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Late on Saturday night, July 30, 2011, the home of Bill and Kay Wood of rural Norwalk, Iowa, was destroyed by fire. Around midnight and into early Sunday morning, five fire departments responded to 2698 Highway R-63 in Greenfield Township just south of Des Moines’ city limits and the Des Moines International Airport.
The fire extinguished, the couple were nowhere to be found. They’d last been seen midmorning Saturday at an auction house in Stuart, Iowa. An auction flyer depicted a number of pricey items — everything from old guns and diamonds to Indian artifacts and fancy furniture.
On Sunday, July 31, 2011, Bill and Kay’s red Chevrolet Silverado pickup turned up at a ritzy apartment complex in Kansas City, Missouri. Witnesses told detectives they’d seen the man with the pickup, and described him as being in his late 40s to early 60s with a slender build, short gray and white hair, and between 6 feet 2 inches and 6 feet 6 inches tall.
That same day, officials discovered a body amongst the charred remains of the couple’s home.
DCI agents began going door to door to question neighbors Monday morning, August 1, 2011, and Division of Criminal Investigation Special Agent in Charge Michael Motsinger announced Monday afternoon that the body found was burned too badly to be identified during an autopsy conducted that afternoon.
DNA testing would be done to see if the body was that of Bill or Kay Wood.
Motsinger also said the fire had been termed suspicious, something the community already suspected.
Two hundred miles south, authorities sought out the “person of interest” seen at the Kansas City apartment building. Bill and Kay’s relatives and a number of volunteers spent days searching the area surrounding the Wood’s home.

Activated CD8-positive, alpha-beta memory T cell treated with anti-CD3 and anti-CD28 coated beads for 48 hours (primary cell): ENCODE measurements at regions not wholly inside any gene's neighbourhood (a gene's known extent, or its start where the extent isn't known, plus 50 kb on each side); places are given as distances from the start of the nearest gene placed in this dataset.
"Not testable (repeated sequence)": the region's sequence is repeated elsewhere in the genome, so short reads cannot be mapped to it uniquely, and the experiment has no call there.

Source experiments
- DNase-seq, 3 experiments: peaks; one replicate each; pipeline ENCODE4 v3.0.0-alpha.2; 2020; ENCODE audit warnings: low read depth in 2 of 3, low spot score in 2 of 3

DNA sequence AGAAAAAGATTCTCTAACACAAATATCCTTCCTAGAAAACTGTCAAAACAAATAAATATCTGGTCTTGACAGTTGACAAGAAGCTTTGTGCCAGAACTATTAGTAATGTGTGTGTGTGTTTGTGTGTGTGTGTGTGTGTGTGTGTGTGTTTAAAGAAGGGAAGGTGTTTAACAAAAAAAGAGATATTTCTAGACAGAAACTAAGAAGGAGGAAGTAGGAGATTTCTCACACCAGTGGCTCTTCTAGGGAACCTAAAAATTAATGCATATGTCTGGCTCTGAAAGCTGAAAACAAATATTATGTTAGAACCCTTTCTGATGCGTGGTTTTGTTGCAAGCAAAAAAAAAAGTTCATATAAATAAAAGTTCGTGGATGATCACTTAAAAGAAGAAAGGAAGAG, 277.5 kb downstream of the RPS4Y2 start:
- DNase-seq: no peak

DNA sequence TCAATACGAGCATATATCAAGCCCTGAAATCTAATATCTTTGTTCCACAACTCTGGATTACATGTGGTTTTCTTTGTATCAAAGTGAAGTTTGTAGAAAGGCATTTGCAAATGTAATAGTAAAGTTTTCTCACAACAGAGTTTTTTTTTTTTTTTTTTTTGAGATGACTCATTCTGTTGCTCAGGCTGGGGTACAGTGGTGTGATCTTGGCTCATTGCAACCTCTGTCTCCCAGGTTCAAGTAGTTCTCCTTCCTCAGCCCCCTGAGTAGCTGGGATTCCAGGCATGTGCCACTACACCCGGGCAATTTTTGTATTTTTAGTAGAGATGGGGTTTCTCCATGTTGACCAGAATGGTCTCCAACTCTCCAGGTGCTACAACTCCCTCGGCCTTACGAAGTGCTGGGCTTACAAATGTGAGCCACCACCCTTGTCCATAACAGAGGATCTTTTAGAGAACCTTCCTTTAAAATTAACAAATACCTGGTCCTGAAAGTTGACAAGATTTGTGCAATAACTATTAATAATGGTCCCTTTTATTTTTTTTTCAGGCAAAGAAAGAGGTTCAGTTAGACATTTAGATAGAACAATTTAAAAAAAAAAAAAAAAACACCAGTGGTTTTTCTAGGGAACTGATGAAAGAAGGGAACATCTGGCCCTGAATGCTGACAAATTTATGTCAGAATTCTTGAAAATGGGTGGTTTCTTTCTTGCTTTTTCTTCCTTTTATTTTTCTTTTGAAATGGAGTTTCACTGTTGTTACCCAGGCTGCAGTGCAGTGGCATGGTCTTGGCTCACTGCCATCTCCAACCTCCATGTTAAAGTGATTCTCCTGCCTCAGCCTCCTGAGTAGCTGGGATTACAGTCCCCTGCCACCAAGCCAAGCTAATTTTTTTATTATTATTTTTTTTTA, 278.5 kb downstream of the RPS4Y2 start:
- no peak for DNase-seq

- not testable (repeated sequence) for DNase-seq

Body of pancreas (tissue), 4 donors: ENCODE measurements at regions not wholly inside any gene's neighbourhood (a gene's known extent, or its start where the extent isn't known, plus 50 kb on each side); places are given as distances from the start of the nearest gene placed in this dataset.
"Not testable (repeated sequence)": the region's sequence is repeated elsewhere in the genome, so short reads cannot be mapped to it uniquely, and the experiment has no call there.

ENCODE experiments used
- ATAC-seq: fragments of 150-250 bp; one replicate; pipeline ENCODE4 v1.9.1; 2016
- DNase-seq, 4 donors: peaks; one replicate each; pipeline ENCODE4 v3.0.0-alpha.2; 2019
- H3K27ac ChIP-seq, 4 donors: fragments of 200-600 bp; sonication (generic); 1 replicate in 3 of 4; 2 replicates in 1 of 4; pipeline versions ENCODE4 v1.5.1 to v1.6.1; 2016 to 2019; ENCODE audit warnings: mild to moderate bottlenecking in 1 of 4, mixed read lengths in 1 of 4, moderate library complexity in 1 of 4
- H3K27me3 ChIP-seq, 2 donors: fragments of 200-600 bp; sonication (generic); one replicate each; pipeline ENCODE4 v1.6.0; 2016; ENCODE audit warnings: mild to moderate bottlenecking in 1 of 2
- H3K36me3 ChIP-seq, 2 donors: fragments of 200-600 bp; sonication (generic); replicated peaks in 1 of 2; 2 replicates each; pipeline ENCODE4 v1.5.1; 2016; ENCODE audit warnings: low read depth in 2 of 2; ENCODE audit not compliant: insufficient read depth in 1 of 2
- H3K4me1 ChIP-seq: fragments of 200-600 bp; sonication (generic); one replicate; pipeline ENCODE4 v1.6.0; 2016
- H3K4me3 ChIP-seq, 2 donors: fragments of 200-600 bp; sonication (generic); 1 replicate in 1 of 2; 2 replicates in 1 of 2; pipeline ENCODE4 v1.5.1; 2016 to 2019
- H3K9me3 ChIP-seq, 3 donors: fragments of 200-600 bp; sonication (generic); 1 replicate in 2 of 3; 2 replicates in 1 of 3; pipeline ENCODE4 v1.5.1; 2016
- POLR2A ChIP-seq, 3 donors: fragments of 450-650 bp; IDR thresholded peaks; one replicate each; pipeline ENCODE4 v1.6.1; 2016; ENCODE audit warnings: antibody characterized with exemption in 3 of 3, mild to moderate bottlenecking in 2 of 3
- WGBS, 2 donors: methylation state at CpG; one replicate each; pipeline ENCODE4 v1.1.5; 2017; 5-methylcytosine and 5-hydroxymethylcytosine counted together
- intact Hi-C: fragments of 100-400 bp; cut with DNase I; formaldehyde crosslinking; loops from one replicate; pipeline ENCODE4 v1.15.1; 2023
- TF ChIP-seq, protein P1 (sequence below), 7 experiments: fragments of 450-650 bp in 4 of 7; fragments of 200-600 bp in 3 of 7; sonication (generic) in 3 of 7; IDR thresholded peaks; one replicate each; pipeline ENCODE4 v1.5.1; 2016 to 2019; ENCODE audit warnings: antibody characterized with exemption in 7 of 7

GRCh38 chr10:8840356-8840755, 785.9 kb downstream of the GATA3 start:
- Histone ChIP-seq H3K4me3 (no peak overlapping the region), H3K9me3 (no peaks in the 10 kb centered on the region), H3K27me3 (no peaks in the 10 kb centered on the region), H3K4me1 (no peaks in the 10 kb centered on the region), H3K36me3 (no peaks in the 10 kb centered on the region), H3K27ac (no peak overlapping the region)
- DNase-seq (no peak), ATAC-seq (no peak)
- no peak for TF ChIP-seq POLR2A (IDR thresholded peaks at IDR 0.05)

Prior to their marriage, Bill and Kay had both been widowed. They’d just celebrated their third wedding anniversary July 14 — only 16 days before Bill’s death and Kay’s disappearance.
Family members described them as deeply in love, often holding hands like teenagers.
They’d chosen to live in Bill’s home in rural Norwalk south of Des Moines, which quickly filled up with mementoes of each of their lives. Kay — who’d worked at Dahl’s grocery store on Fleur Drive — collected china dolls. Bill, a retired ironworker currently employed with J.W. Perry, Inc. in Des Moines, kept a 1940s gas pump in the front yard and also had a Model A Ford he drove in parades.
J.W. Perry General Manager Andrew Knott told KCCI that Wood’s co-workers were “somber,” and said the fact that Wood was about to turn 80 told a lot about him. “The fact that he’s still working at his age,” Knott said.
Co-workers had planned a surprise 80th birthday party for Bill, scheduled for the following weekend. Bill would have turned 80 years old August 5.
On Friday, August 19, 2011, the Iowa Department of Public Safety announced in a press release that the body found in the home had been positively identified as that of Bill Wood.
Autopsy reports showed Wood died of multiple gunshot wounds, though he was not shot in the head as an initial press release stated.
When DCI agents informed family members of their findings that Friday morning, Bill Wood’s brother Henry Wood told KCCI that everyone broke down.
“It’s one thing to think it, but it’s another when somebody comes out and says this is what happened,” Bill Wood said. Wood said it also hurt to hear his brother died in such a violent way.
“It really hurt to think, you know, somebody shot my brother,” he said in the KCCI interview. “Now we know that he was shot, I guess we find some comfort in that that would be better than burning. We hope it was quick. We hope it was painless.”
Wood said the family would never have closure until Kay was found.
In his comments to the press, DCI Agent Motsinger said officers working the investigation were continuing their efforts to locate her.
“We remain hopeful a suspect will be found and encourage anyone with information to contact DCI or the Warren County Sheriff’s Office,” Motsinger said.